January 14, 2020

Few-Maintainer Projectsreality-driven expectations

I’ve only just got around to Nadia Eghbal’s “The rise of few-maintainer projects” for Stripe’s Increment journal. Great stuff. If you read this blog for open source, you should really read Nadia’s post, and a few of the things she cites, not to mention a ton of her other writing.

Nadia’s point, as I read it, is that we ought to recognize that most open software projects are small open software projects, bound together more by interoperability than direct working relationships, and adjust our project expectations and problem approaches accordingly. Adding some gloss, it’s not a case of a thousand tiny modules hoping they’ll grow up to be Linux. Small things are small, they’re proliferating, and they fill key niches for oodles of users.

It’s an angle I tend to like, because I’ve done most of my open work in small-modules systems. The contrary mentality, which arises more readily from monolithic-project experience, stands no less valid. But we all have our biases, and lots of small bits working together is mine.

When abundant components can be readily snapped together extemp, thanks to strong prevailing conventions, there’s less chance that someone else will do the work of packaging up a cohesive solution for you, just as you’d want it done. But if you invest in learning the conventions yourself, what could have been a free solution if you were lucky becomes a free toolkit instead. It’s on you to do your own integration work, but you can do that work in the way that best suits your needs. You can build things nobody else would bother to maintain for you, things nobody else would have thought of.

A severe downside of this kind of arrangement is the relatively narrow, estranged ways contributors tend to collaborate. When a library “has one contributor”, that doesn’t capture the enormous value of underlying work, like the language, or potentially overlaying work, like applications that inspired the creation of the library in the first place. Massive collaboration of a thoroughly novel, rarefied sort may well be occurring. But while the work of many developers may have gone into a small artifact with one name on all its commits, none of those folks may have so much as traded a text message.

Rather than a free-flowing exchange of writing, conference convos, and dial-in meetings, the meaningful “collaboration” behind even significant projects can boil down entirely to take-it-or-leave-it search, discovery, and adoption of other people’s work. Ongoing coordination may be more a matter of version conventions and changelogs than anything approaching human relationships with all their glorious and terrible “statefulness” and “side effects”.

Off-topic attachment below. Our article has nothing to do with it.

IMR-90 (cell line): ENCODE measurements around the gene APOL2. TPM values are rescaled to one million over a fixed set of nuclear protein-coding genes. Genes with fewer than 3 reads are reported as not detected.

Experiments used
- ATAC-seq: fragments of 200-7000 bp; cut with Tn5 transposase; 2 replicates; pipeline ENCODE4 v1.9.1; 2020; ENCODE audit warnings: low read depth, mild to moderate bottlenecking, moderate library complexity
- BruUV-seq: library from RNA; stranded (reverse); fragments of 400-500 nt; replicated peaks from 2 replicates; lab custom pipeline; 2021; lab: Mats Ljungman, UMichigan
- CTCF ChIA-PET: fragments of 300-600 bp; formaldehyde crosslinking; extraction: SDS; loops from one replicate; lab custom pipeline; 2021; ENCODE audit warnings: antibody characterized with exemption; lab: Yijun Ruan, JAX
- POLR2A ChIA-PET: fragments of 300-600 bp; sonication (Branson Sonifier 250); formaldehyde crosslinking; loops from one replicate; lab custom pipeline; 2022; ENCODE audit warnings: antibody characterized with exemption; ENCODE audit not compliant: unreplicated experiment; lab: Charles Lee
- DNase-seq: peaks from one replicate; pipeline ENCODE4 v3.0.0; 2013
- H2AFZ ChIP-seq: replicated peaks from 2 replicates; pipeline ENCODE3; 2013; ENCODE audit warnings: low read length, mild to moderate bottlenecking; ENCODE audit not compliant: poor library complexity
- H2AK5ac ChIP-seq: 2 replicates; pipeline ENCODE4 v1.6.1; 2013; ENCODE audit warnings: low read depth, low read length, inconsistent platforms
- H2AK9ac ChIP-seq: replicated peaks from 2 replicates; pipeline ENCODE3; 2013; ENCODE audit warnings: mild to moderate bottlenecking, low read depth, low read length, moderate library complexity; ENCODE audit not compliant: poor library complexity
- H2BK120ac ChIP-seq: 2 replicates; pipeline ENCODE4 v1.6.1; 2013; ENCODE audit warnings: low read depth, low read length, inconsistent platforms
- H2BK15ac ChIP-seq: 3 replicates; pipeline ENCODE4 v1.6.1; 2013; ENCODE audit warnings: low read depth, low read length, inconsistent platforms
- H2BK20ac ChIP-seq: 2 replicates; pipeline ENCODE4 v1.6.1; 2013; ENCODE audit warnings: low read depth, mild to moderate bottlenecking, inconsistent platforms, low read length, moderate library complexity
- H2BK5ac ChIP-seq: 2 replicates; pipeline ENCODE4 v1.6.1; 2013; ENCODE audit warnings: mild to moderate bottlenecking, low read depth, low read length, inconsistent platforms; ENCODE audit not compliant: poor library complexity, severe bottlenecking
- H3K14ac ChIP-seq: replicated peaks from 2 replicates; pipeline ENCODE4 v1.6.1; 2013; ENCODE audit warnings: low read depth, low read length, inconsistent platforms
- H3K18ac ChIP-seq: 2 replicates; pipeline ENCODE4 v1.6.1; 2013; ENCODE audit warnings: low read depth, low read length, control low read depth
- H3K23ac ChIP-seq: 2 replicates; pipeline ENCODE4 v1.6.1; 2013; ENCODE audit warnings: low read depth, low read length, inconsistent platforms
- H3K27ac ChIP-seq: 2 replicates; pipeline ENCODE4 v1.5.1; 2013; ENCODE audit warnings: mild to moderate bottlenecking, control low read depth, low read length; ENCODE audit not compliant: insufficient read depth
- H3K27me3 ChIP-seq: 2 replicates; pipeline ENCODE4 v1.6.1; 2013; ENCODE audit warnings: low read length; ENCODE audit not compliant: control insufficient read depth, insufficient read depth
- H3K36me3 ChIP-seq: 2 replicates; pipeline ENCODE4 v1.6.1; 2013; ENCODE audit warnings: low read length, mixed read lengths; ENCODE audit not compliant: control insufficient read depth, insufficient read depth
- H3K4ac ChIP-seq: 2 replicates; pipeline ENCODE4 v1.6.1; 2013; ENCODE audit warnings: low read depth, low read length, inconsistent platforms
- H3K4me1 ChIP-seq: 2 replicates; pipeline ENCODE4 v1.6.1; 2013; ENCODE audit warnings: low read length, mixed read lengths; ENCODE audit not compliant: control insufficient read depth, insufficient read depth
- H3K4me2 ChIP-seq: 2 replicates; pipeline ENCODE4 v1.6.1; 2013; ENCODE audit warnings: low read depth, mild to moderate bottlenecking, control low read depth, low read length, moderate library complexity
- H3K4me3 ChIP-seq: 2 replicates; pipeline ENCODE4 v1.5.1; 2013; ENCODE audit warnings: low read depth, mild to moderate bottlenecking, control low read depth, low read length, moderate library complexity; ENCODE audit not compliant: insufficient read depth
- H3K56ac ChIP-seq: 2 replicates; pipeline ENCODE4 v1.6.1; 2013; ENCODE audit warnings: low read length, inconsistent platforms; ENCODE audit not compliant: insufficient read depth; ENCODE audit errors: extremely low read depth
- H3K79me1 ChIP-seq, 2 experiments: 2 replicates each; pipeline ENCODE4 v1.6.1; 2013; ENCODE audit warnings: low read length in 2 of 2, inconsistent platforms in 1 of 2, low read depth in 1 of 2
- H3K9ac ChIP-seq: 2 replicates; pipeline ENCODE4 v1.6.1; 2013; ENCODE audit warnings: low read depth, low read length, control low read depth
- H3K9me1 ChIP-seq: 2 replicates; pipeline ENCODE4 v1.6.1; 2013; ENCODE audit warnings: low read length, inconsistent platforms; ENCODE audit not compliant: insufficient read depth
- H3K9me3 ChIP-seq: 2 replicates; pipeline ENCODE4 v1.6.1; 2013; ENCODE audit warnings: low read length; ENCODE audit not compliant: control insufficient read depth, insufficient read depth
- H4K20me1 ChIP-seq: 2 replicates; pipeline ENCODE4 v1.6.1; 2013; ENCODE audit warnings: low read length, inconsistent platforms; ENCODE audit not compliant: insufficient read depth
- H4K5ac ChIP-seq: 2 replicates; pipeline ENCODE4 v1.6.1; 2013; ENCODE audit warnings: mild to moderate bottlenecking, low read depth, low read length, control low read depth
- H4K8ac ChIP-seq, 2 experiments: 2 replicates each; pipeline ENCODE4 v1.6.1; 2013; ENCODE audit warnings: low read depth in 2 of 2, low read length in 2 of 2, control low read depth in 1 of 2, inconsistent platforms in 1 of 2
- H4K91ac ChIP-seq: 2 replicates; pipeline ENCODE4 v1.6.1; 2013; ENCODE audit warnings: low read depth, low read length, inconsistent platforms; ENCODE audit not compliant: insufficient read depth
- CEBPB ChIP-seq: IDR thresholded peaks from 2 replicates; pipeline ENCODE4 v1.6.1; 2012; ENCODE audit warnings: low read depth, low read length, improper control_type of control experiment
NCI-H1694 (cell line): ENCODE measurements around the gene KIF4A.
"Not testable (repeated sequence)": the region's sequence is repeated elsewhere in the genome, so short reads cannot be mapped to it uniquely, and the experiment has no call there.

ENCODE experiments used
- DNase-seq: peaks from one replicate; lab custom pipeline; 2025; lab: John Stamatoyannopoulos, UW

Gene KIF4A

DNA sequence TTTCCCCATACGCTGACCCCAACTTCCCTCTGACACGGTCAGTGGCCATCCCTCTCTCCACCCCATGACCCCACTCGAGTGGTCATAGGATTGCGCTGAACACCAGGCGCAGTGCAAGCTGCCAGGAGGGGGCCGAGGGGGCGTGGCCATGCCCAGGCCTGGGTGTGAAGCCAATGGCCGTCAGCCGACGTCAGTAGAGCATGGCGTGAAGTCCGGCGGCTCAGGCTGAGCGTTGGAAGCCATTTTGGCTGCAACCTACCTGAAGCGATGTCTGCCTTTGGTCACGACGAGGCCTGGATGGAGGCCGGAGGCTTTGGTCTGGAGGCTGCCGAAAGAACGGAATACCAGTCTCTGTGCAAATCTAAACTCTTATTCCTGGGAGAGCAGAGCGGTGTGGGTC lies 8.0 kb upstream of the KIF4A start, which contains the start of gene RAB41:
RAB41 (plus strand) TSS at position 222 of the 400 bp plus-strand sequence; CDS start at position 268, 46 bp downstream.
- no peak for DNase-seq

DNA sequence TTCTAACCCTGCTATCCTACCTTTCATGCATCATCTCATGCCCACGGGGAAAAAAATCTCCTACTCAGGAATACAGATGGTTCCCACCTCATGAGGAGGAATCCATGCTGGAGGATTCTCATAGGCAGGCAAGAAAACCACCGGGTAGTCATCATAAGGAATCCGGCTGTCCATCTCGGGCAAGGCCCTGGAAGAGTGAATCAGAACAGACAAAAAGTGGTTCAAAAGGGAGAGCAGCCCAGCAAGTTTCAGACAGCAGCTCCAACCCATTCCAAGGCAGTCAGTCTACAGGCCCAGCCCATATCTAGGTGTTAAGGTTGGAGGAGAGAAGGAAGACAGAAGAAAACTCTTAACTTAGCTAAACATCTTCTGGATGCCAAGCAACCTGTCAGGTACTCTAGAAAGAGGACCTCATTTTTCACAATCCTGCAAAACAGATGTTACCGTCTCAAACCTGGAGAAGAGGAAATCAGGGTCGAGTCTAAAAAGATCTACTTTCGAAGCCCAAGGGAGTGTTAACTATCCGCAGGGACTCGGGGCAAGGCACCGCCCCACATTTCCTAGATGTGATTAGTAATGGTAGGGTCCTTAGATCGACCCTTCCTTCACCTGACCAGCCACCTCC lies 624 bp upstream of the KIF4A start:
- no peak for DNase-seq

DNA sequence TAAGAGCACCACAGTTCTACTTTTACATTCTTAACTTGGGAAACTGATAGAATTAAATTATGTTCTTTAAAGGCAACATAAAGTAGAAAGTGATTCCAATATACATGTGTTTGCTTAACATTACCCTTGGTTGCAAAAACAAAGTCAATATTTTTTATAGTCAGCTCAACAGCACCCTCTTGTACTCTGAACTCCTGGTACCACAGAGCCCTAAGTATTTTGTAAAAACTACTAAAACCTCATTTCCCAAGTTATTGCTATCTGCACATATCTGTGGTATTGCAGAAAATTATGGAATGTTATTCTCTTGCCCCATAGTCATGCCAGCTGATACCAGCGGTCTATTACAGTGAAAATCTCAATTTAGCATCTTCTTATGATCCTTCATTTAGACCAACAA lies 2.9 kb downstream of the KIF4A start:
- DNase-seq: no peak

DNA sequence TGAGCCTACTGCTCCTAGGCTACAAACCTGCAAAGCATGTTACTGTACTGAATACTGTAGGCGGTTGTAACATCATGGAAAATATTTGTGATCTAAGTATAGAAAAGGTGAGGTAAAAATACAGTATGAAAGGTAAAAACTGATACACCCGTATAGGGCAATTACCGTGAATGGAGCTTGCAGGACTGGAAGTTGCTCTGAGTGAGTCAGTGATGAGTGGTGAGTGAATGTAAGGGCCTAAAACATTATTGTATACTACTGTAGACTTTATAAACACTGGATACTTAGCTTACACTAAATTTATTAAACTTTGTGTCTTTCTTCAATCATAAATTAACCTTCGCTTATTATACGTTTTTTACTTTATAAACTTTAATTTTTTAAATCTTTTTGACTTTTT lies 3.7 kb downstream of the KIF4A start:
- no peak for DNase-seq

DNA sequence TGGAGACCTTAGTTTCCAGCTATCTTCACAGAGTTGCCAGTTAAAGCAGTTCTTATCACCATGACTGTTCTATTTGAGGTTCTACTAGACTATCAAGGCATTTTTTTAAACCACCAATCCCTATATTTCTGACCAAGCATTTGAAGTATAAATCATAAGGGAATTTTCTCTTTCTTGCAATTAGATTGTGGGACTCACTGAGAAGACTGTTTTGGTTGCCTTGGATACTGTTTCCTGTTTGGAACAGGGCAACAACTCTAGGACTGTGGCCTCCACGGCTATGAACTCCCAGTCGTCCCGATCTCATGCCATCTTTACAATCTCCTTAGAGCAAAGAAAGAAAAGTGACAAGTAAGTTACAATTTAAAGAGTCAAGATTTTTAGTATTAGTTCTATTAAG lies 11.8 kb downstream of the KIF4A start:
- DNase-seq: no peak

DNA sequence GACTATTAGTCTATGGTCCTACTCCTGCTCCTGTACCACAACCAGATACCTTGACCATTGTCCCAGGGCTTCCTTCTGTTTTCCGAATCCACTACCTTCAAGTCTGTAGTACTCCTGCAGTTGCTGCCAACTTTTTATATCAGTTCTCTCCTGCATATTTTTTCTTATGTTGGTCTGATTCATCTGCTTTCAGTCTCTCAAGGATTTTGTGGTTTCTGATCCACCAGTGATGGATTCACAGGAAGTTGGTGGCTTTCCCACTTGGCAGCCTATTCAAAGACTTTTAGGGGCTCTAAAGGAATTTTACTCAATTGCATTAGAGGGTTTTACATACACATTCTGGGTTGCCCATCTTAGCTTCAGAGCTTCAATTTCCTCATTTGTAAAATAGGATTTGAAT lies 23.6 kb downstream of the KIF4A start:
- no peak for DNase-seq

In brief: The more conventions do for us, the less we do for ourselves, and the less we do and experience together. It’s fundamentally depersonalizing, as industrial productivity often is.

Without conscious effort to repersonalize the work, and the means to do so, the same conventions that empower us practically can blinker us dangerously. In my experience, small-modules hackers—myself sadly included—tend to be ready, willing, and able to talk about how tools, infrastructure, platforms, and other things made of software affect how software developers get along. But we’re often simply unwilling to recognize those issues as policy issues, and therefore potentially political issues, with overarching people purposes and underlying people causes.

The big-project, governance-and-process devs that I know also tend to stick to the software comfort zone by preference. But in my experience, they’re more willing, and better equipped, to recognize and address people problems as such. They have to. They’re constantly stepping all over each other to get stuff done in big, bureaucratized projects. Many of them work for big, bureaucratized companies.

Maybe we need more big-project people with small-modules experience. Maybe we need more small-modules people willing to be the life of the code party. But I tend to think what we really need, to see our way around the problems we’re facing now, is more folks of neither easy description. People who’ve surpassed their initial experiences, or had broad enough exposure, that the either-or proposition of big or small holds no sway. A more enlightened breed of participant who sees the choice as false.

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